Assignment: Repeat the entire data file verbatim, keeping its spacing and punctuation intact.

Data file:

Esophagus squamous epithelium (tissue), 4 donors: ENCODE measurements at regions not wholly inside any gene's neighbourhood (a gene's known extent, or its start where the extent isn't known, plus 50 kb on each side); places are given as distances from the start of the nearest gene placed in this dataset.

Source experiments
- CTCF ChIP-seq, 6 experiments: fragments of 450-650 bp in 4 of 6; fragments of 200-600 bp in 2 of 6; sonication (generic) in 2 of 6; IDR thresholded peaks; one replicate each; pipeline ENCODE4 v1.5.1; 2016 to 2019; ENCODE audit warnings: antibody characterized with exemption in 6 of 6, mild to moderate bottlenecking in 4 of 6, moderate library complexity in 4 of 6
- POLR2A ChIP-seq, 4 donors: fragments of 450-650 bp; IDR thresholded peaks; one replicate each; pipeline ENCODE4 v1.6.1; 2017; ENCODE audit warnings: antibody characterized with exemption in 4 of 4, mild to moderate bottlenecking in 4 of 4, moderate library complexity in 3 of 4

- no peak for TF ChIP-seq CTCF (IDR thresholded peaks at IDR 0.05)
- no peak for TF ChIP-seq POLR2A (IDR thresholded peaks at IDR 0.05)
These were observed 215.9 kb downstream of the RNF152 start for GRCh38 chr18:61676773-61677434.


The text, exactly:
Esophagus squamous epithelium (tissue), 4 donors: ENCODE measurements at regions not wholly inside any gene's neighbourhood (a gene's known extent, or its start where the extent isn't known, plus 50 kb on each side); places are given as distances from the start of the nearest gene placed in this dataset.

Source experiments
- CTCF ChIP-seq, 6 experiments: fragments of 450-650 bp in 4 of 6; fragments of 200-600 bp in 2 of 6; sonication (generic) in 2 of 6; IDR thresholded peaks; one replicate each; pipeline ENCODE4 v1.5.1; 2016 to 2019; ENCODE audit warnings: antibody characterized with exemption in 6 of 6, mild to moderate bottlenecking in 4 of 6, moderate library complexity in 4 of 6
- POLR2A ChIP-seq, 4 donors: fragments of 450-650 bp; IDR thresholded peaks; one replicate each; pipeline ENCODE4 v1.6.1; 2017; ENCODE audit warnings: antibody characterized with exemption in 4 of 4, mild to moderate bottlenecking in 4 of 4, moderate library complexity in 3 of 4

- no peak for TF ChIP-seq CTCF (IDR thresholded peaks at IDR 0.05)
- no peak for TF ChIP-seq POLR2A (IDR thresholded peaks at IDR 0.05)
These were observed 215.9 kb downstream of the RNF152 start for GRCh38 chr18:61676773-61677434.